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  • #31
    Artful, you are right about the axis of the pivot being inline with the front tire contact point for neutral steering of the rear end. The way I explained it was in error. The idea remains though about being able to steer the rear by varying the angle of the pivot axis.

    You would probably start with the pivot axis inline with the front tire contact patch, then vary the angle to test the effect of steering the rear end. If one were to make this part adjustable on the frame, you could always weld it up solid once the proper setting was found. Same for the steering tube angle. If doing this results in a heavier frame than is acceptable, then you could always make up another frame with the correct angles built-in.

    This might be seen as wasteful of material, but without having been able to go through a trial and adjustment process, you would never know if your design had the potential to be improved or optimized.
    I seldom do anything within the scope of logical reason and calculated cost/benefit, etc- I'm following my passion-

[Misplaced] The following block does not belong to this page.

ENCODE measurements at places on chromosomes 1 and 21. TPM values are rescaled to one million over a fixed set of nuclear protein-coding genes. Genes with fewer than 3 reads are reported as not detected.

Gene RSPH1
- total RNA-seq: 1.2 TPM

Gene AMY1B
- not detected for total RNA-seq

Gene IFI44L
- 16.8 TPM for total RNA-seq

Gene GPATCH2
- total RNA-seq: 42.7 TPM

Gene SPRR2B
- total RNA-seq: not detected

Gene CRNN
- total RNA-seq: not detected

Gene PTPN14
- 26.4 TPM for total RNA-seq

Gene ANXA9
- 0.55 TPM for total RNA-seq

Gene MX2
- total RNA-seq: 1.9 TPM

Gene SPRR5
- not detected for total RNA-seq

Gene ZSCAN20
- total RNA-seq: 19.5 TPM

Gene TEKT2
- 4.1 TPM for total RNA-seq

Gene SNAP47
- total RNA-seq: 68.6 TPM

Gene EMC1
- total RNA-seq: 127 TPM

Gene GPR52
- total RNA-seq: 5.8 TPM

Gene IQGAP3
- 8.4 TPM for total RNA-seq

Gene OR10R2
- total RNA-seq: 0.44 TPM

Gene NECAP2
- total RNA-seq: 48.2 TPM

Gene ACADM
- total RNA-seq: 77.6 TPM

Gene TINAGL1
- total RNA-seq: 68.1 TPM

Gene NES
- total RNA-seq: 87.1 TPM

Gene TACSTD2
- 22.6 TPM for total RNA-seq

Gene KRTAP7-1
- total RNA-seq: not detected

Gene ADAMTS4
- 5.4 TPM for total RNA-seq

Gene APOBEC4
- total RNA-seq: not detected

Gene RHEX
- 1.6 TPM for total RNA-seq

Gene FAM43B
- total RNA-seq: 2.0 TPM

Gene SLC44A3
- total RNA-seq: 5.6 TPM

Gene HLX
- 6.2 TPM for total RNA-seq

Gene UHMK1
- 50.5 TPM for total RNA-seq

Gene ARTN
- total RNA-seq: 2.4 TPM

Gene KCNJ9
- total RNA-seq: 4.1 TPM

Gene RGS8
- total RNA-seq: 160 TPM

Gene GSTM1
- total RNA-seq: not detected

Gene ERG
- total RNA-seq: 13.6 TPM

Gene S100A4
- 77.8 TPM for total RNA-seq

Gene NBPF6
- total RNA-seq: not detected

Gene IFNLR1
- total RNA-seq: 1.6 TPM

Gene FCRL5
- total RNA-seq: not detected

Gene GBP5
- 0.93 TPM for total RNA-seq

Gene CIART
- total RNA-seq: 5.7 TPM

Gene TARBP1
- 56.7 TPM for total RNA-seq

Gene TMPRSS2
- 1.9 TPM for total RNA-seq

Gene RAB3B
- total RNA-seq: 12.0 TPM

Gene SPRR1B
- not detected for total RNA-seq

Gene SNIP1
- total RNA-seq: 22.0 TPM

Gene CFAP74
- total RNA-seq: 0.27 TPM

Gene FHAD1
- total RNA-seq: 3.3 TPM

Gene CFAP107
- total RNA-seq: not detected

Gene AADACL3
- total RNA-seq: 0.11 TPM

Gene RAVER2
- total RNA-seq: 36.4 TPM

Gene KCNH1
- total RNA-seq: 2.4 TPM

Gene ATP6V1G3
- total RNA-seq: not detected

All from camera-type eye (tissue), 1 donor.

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    • #32
      Darryl, after writing my last post I have been thinking if it is true (about the neutral point)?

      If the steering is turned while the front part is vertical the contact patch will move off the vehicle centreline due to the castor angle of the front wheel (or maybe that should be called 'trail' on a bike?). So there would be some steering effect on the rear at low speed when the front is vertical but maybe it will even out once the vehicle is moving and the front leans? I cant quite figure it out but either way I feel this would be insignificant or at least within the rider/driver's scope to allow for.

      This is a very interesting subject and it may be necessary to braze up a simple test vehicle!

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